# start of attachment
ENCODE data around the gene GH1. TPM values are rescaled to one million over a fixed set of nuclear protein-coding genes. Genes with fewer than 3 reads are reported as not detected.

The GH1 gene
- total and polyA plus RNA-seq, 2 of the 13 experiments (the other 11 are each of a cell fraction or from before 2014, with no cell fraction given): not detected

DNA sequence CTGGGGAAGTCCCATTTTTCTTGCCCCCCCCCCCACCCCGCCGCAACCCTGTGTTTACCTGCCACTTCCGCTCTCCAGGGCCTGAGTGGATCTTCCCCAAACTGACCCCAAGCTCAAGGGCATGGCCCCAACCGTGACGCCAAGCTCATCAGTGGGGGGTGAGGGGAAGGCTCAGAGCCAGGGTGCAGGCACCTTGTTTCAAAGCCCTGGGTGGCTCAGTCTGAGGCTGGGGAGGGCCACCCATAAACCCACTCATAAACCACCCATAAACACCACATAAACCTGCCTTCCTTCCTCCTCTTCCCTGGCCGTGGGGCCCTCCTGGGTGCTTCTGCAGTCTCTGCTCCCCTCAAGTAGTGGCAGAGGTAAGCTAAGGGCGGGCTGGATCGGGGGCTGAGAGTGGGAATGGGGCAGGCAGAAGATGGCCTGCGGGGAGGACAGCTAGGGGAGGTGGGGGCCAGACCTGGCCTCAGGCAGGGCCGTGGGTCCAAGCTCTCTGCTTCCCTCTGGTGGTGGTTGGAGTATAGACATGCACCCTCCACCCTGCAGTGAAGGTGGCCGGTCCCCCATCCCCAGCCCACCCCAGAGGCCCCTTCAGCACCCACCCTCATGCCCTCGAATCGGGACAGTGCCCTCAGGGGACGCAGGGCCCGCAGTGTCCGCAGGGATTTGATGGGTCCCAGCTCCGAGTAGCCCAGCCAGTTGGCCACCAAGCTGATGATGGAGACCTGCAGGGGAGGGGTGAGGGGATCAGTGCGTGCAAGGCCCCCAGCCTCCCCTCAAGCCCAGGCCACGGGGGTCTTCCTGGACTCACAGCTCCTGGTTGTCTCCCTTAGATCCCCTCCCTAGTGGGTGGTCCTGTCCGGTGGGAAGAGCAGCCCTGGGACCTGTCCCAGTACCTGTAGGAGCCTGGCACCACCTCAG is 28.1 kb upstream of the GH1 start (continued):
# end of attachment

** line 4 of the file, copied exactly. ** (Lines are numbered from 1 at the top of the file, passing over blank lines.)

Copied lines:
DNA sequence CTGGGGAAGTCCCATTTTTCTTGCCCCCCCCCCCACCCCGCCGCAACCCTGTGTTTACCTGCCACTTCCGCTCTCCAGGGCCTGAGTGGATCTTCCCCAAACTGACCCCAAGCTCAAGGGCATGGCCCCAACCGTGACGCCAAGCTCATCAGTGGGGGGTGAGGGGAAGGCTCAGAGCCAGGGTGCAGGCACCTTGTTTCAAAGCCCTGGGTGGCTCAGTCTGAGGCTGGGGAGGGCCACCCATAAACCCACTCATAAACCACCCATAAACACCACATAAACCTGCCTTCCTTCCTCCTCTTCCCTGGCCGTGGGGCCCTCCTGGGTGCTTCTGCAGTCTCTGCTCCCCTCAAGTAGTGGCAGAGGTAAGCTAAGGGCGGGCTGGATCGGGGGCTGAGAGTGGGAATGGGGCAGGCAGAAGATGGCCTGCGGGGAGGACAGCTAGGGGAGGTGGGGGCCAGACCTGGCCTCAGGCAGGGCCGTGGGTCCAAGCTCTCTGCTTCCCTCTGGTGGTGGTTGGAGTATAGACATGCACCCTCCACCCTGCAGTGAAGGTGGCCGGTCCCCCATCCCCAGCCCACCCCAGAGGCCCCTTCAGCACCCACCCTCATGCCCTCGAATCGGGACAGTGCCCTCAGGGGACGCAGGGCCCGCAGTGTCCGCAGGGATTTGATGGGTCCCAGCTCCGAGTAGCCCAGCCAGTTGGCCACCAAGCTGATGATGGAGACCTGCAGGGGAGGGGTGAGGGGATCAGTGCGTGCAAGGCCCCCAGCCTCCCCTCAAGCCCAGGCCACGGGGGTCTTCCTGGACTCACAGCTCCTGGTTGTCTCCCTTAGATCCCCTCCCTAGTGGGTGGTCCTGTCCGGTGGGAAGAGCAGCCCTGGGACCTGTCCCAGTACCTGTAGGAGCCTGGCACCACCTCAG is 28.1 kb upstream of the GH1 start (continued):